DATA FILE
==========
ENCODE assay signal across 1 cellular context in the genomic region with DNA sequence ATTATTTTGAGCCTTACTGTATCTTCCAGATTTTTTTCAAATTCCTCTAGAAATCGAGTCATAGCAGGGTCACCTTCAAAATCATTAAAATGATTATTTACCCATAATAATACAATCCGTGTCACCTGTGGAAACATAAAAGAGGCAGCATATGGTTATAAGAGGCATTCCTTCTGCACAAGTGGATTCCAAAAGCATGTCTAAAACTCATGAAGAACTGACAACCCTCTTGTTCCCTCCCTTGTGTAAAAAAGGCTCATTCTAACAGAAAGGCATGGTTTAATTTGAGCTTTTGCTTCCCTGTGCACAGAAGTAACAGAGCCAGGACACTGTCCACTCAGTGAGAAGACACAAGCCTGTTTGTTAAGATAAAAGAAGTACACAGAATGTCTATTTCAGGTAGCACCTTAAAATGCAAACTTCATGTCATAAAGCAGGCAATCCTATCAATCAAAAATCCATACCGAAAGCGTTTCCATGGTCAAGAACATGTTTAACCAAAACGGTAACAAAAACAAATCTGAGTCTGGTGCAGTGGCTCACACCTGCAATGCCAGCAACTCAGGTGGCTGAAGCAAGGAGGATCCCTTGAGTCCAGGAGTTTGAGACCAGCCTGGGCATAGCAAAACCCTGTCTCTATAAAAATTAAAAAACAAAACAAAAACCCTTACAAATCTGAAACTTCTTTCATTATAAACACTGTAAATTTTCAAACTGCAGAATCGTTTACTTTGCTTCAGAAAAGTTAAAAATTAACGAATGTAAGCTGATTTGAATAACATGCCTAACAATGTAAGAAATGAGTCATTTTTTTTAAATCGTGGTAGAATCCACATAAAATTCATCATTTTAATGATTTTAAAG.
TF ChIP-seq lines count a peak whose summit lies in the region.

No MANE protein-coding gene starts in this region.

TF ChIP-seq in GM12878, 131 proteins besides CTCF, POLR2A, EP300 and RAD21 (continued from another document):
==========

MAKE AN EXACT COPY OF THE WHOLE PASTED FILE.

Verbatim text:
ENCODE assay signal across 1 cellular context in the genomic region with DNA sequence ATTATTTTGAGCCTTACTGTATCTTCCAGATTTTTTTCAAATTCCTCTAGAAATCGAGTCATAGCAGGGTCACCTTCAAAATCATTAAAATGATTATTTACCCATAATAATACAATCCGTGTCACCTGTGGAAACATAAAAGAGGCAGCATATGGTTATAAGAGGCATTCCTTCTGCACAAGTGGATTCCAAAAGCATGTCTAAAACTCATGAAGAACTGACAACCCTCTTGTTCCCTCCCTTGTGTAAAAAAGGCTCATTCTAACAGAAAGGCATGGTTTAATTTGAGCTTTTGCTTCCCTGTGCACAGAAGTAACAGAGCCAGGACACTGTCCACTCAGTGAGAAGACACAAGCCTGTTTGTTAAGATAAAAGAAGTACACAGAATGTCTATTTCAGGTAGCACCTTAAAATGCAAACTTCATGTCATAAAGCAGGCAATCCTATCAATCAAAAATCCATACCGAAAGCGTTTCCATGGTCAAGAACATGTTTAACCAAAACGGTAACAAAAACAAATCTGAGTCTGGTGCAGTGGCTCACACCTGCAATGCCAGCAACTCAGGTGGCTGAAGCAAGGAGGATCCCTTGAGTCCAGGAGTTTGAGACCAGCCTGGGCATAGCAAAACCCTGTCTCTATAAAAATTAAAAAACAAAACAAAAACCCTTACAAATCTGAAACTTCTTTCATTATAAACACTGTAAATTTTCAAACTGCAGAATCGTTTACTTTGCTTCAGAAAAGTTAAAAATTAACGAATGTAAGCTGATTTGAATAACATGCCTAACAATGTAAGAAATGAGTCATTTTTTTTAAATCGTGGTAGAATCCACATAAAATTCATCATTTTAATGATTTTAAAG.
TF ChIP-seq lines count a peak whose summit lies in the region.

No MANE protein-coding gene starts in this region.

TF ChIP-seq in GM12878, 131 proteins besides CTCF, POLR2A, EP300 and RAD21 (continued from another document):